September 4th, 2009 What Just Happened?

It’s been some time since I posted and for that I apologize.  But not really.  I do have a good excuse.


I’ve learned that Maine has about 20 weeks out of the year where it is possible to ride, train, trim and work.  This year, 8 of those weeks were rain.  So I am packing a year’s worth of work into 12 weeks.  That doesn’t leave much time for writing.


But this isn’t the only excuse I have.  Believe me, I’ve become good a finding excuses.  It helps me cope with the fact that I don’t have enough time in a day to do everything I’d like.  And it helps me keep things in perspective when I look at my to do list every day.  Everyday I have more to do than I can possibly do and that makes me believe in the theory of perpetual science.


My Dad was fascinated with perpetual energy.  That is how I came to know about the theory.  I watched growing up as he puttered with everything from stainless steel conversion chambers to plastic gallon jug recyclers on carburetors trying to create a solution for perpetual energy.  I learned from him there’s no such thing.




I have a perpetual to do list.   It is never empty.


This perpetual list has a lot to do with what keeps us busy.   Training, trimming, farming and making sure we still return phone calls, answer questions and take care of our clients needs.


In the two years we’ve made Harmony, Maine our home it’s been a progression of need to do it now projects (necessary for survival) and adapting to everyday challenges that came with this environment that help make up our lives and business. 


Overall, it’s been a good time even with the stresses that come with building a business, or rather, in our case, businesses.


I’ve learned that perpetual to do lists come with a clause that requires one to adapt.  After adapt comes the need to overcome.


In the past few years we’ve adapted.  A lot.  With the adaptation came an expectation that with each we would overcome. 


We were right. 


After trying hard to develop our horse training business and diversified farm operation we have come to an impasse with our Landlord.  My worst case scenario has occurred.  It happens to all tenants.  When you lease, you are always at the mercy of the owner.  In our case we’ve been given notice by our Landlord we have 30 days to leave.


For those who know us and those who don’t, this seems cruel.  Even heartless.  It is. Note to self: (Be careful who you do business with!!!!)


Breaking down a full throttle training business, farm and farrier schedule is no easy task.  It’s harder than actually building the business in the first place.


This week I’ve shed many tears with clients and friends and been humbled by their support and well wishes for us as we’ve found it necessary to say goodbye.  And shed more tears as our animals have sold one by one.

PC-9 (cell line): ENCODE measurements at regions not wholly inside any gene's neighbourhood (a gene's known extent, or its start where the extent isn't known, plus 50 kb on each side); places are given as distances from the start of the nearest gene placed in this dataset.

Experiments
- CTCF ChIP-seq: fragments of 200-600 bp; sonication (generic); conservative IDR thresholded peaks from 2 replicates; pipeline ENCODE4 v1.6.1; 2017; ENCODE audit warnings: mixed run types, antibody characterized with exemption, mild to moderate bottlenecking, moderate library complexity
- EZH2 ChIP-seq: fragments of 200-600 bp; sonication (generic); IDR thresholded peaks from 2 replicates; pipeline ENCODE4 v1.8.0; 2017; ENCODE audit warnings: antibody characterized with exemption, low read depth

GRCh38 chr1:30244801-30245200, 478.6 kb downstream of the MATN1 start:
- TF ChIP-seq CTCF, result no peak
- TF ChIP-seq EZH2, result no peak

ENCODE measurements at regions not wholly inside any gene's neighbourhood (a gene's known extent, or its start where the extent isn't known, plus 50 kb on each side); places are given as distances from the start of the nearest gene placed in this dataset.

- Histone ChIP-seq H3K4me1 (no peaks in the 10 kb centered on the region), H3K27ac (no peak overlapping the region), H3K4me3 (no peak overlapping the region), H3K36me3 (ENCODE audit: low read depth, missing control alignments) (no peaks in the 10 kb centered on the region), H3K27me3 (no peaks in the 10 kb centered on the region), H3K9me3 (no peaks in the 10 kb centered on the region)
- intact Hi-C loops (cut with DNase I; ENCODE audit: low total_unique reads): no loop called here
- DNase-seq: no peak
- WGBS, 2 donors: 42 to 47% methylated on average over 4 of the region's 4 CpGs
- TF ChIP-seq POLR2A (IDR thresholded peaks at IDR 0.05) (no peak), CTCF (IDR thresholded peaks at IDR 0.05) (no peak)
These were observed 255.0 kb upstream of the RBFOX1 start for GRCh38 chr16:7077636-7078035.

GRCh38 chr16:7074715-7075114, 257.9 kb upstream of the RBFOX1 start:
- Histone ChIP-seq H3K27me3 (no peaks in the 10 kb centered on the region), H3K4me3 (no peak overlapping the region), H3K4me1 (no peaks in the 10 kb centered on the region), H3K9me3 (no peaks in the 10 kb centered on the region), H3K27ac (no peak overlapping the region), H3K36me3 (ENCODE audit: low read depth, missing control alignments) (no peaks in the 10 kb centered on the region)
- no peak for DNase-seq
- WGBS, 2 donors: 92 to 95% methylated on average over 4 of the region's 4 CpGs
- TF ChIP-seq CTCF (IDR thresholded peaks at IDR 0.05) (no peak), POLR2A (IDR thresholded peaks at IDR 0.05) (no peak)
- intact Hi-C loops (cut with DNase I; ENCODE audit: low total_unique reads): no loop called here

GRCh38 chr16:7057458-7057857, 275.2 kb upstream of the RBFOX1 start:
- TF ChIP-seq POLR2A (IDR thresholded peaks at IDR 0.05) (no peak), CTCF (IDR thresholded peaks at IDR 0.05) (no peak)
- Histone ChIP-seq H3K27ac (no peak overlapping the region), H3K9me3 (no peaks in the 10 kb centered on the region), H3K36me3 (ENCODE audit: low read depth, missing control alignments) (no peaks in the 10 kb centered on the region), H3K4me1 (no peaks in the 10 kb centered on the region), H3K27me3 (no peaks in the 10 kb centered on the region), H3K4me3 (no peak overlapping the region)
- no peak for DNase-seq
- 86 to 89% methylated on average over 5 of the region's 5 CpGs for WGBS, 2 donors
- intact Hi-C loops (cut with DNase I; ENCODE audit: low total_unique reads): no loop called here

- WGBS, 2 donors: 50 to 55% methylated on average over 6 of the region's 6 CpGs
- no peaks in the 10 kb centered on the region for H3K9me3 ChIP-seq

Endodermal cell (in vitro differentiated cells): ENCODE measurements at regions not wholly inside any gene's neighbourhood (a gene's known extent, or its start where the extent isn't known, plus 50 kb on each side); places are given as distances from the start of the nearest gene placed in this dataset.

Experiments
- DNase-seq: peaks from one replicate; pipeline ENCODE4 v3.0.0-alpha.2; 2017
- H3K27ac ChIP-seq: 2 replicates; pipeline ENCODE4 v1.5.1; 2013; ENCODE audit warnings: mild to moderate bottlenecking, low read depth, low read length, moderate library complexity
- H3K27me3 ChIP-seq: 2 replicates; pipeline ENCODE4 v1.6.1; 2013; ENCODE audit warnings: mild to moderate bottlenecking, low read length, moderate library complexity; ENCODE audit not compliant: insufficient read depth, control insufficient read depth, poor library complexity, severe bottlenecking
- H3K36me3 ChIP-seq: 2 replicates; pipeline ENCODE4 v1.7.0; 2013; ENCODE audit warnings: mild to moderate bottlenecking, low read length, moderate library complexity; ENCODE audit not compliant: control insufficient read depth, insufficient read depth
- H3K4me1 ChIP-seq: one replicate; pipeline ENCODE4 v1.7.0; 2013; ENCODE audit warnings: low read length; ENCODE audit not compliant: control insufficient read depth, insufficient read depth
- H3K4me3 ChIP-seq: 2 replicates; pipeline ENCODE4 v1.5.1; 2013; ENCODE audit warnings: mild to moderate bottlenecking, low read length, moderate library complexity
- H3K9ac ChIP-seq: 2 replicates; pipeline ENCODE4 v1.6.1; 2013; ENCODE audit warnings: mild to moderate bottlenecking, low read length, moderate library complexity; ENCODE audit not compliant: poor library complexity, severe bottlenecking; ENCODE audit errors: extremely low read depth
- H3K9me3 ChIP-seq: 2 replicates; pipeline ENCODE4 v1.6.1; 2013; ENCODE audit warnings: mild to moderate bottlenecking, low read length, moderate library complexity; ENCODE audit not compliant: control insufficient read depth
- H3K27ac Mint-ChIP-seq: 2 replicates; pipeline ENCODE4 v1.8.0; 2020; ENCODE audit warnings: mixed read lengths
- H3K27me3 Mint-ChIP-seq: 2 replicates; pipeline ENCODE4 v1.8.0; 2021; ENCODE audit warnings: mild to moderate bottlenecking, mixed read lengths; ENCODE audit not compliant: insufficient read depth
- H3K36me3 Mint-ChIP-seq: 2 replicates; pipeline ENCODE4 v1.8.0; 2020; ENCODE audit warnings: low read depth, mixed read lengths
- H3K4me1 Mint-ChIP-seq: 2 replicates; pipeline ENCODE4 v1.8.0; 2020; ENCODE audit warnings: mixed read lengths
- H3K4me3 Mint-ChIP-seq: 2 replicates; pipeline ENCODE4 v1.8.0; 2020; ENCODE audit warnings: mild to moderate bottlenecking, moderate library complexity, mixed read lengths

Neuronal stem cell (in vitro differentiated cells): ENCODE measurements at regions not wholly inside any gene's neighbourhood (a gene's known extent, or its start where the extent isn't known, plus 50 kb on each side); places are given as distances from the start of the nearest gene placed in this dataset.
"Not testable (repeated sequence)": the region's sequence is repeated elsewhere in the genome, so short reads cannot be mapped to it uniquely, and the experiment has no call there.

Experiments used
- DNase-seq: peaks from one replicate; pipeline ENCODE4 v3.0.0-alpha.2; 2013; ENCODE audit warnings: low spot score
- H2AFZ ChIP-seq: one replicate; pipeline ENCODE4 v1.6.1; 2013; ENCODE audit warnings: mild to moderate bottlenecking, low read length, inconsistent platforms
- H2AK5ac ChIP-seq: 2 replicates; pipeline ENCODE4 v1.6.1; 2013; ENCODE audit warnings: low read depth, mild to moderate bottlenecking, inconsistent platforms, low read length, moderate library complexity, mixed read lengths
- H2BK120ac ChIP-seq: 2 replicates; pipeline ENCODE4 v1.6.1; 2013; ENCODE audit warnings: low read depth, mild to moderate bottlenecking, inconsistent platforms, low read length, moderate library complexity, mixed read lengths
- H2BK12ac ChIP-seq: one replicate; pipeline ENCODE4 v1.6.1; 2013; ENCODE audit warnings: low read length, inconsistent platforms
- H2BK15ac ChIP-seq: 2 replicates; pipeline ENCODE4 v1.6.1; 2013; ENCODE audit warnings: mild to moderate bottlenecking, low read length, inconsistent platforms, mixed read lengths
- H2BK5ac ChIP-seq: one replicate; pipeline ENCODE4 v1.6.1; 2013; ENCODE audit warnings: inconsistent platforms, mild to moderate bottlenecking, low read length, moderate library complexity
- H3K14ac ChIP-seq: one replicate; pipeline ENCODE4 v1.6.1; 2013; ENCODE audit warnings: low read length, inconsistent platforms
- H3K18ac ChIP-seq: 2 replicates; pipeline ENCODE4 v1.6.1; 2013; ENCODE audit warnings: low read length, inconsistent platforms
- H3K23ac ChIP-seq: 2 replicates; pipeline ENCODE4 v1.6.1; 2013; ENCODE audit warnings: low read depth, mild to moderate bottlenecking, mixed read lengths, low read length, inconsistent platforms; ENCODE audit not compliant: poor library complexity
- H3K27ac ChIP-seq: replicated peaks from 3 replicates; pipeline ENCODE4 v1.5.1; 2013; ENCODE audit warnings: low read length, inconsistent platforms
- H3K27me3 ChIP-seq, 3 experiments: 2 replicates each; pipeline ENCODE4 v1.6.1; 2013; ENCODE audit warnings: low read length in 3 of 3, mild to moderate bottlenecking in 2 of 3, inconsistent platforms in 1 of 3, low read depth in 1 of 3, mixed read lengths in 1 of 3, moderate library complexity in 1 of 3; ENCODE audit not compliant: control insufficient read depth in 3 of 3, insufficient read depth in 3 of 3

First the chickens and turkeys and then the pigs.  Then the sheep and next, to our worldly belongings.


Without knowing where we will go or what we will do or where we will end up, we’ve found it necessary to downsize and hope for the best.


With change comes opportunity I’ve always said. 


Here’s to opportunity!

September 4th, 2009 Where Are They Now?

Wow!  It’s hard to believe that just a year ago I was gentling 5 mustangs to make them ready for adoption or competition.


Many people have asked me for an update.


Lucy (my first Mustang Makeover horse) was adopted by our neighbors up the street and spent the winter with them.  She came back into training this Spring.  She’s enjoyed coming back and forth all summer but several weeks ago while running in their pasture she fell and rotated her ileum.  We have her back in our care now and have Dr. Dave Jefferson working on her.  Dr. Jefferson is the owner of Maine Equine and a superb Equine Chiropractor.  Lucy already feels a lot better after her first adjustment and is back to bombing around our pasture.  I rode her this past week but she is still sore, so she’ll go back to see Dr. Jefferson this Wednesday and we are giving her the rest of the year off to recuperate.  She’ll continue to receive her 3 times weekly massages, tail pulls and regular adjustments with Dr. Jefferson.



ShoGun has been officially adopted by me.  He has accomplished so much this past year!  After a full winter off I saddled up and rode him this Spring as if we had not missed a day.  He is full of energy whenever we ride and never has a bad day.  We’ve done some really long trail rides and ShoGun is always up for the challenge!  He loves to go!  He’s riding in a bosal, beginning to neck rein, picking up his leads easily, and loves trail rides and new challenges.  He goes most places at a canter and stays beautifully collected at all times.  Something that comes natural to him.  He’s being ridden an average of 30 miles a week at present and has done 2 parades this year including one in Dover-Foxcroft where 142 horses were present.   The Solon parade was particularly fun as it had quite a number of obstacles, all of which ShoGun handled with grace and ease.  He is quite the gelding and my favorite to ride.


Rosie came back into training with us and spent most of the summer here.  Her first two weeks she received a kick in the pasture that resulted in a hemotoma that required her to heal before she was ridden.  But Rosie is just sweet Rosie and she was perhaps my all time favorite mustang student this year!  Rosie rode Solon trail, handled traffic, crossed water and learned how to ride with just a halter and more while she was with us!


Gus was adopted to a marvelous couple who live in NH.  He made his new home his own and has been started under saddle.  Gus has grown a full hand since he left here and put on about 150 lbs. or more!  He’s given his new owner many days of smiles and we hear from them regularly on how much love and happiness he’s given them.